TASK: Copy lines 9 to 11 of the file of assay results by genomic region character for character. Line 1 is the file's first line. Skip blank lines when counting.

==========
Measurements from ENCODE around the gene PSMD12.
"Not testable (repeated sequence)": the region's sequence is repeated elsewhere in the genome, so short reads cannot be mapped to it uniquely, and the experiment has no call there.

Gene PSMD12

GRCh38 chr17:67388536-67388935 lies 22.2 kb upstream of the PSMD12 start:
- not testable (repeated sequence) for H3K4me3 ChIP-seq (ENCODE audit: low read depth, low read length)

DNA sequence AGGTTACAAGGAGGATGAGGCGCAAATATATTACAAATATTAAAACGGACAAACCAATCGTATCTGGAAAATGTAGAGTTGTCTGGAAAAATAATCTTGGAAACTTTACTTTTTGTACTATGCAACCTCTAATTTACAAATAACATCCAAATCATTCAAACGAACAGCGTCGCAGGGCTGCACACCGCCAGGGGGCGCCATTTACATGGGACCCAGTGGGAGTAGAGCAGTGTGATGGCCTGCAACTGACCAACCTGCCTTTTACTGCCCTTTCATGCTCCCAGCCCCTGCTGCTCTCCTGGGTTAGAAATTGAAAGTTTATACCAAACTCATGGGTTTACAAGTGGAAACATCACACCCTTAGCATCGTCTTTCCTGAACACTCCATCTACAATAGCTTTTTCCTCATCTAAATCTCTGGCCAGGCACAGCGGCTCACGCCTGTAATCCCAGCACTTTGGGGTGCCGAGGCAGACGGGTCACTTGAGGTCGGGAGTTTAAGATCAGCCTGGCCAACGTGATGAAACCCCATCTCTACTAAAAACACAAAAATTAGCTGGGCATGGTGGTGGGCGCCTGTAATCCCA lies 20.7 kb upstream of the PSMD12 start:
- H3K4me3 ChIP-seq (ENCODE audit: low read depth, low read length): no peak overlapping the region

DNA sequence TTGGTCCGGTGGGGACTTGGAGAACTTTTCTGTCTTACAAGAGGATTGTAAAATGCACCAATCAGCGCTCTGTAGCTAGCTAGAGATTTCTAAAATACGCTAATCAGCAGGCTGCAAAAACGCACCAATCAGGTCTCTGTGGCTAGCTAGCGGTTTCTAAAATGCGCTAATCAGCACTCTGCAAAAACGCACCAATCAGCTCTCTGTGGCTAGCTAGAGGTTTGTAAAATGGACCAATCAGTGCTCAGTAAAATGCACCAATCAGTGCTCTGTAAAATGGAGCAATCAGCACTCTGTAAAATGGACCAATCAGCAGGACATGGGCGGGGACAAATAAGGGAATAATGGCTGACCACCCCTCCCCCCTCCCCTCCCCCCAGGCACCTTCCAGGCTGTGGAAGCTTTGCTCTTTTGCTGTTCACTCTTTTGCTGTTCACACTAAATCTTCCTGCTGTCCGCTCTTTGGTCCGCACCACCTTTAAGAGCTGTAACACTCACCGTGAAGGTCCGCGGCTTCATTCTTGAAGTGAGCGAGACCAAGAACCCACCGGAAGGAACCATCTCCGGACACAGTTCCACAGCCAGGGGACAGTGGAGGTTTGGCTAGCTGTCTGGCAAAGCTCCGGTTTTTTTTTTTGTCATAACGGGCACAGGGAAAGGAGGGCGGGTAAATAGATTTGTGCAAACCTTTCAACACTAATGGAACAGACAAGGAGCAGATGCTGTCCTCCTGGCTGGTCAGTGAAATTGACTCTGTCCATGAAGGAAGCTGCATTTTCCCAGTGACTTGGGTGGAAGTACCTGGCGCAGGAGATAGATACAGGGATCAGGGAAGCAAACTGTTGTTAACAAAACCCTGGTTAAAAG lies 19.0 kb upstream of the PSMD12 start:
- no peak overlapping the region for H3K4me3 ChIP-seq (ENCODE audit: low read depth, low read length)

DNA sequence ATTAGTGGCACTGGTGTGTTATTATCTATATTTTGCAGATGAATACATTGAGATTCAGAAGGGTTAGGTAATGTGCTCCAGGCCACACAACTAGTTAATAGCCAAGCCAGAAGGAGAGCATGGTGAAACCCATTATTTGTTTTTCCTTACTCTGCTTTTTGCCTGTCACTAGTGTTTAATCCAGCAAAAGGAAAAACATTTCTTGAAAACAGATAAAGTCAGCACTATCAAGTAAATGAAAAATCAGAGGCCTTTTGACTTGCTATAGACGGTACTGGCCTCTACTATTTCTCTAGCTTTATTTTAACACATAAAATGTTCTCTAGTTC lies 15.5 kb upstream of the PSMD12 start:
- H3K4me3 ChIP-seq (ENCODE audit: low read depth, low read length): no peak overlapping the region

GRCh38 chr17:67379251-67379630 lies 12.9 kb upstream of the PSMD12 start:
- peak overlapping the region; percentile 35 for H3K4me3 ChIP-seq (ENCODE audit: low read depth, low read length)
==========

- no peak overlapping the region for H3K4me3 ChIP-seq (ENCODE audit: low read depth, low read length)

DNA sequence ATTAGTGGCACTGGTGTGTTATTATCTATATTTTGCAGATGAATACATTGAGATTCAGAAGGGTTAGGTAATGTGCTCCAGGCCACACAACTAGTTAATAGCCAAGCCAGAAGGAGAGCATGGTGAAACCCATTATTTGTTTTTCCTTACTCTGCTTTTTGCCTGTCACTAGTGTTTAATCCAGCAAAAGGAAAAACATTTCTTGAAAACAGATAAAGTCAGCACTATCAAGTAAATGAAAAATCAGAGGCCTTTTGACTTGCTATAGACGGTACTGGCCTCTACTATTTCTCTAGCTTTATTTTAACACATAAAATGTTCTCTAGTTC lies 15.5 kb upstream of the PSMD12 start:
- H3K4me3 ChIP-seq (ENCODE audit: low read depth, low read length): no peak overlapping the region